“Optimized Self-Localization for SLAM in Dynamic Scenes using Probability Hypothesis Density Filters”
Christine Evers and Patrick A. Naylor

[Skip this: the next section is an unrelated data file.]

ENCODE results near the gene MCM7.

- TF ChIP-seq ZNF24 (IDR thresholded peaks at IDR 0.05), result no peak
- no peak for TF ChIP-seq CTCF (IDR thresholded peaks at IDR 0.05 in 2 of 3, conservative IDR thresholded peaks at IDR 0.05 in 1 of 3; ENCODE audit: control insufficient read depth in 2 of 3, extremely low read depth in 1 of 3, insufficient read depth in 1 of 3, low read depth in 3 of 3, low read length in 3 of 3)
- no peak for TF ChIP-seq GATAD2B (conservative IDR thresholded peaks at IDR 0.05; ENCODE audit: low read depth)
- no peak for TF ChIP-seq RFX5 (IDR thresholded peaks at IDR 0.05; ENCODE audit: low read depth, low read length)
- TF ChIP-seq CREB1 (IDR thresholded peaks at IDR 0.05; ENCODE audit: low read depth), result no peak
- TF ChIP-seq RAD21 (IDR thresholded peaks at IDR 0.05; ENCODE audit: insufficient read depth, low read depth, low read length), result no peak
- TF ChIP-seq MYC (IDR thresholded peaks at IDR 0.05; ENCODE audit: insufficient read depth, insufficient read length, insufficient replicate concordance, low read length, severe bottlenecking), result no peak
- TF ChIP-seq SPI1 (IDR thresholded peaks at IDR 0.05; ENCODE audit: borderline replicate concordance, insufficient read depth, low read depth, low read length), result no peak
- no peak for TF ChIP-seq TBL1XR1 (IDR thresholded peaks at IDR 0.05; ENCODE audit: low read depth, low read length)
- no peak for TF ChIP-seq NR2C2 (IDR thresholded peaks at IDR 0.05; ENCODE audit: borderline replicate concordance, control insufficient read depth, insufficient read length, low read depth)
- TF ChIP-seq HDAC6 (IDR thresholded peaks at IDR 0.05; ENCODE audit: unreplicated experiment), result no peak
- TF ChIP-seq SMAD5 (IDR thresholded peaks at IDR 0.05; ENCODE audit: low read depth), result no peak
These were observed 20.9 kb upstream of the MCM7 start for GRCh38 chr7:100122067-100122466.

In many applications, sensors that map the positions of objects in unknown environments are installed on dynamic platforms. As measurements are relative to the observer’s sensors, scene mapping requires accurate knowledge of the observer state. However, in practice, observer reports are subject to positioning errors. Simultaneous Localization and Mapping (SLAM) addresses the joint estimation problem of observer localization and scene mapping. State-of-the-art approaches typically use visual or optical sensors and therefore rely on static beacons in the environment to anchor the observer estimate. However, many applications involving sensors that are not conventionally used for SLAM are affected by highly dynamic scenes, such that the static world assumption is invalid. This paper proposes a novel approach for dynamic scenes, called GEneralized Motion (GEM)-SLAM. Based on Probability Hypothesis Density (PHD) filters, the proposed approach probabilistically anchors the observer state by fusing observer information inferred from the scene with reports of the observer motion. This paper derives the general, theoretical framework for GEM-SLAM and shows that it generalizes existing PHD-based SLAM algorithms. Simulations for a model-specific realization using range-bearing sensors and multiple moving objects highlight that GEM-SLAM achieves significant improvements over three benchmark algorithms.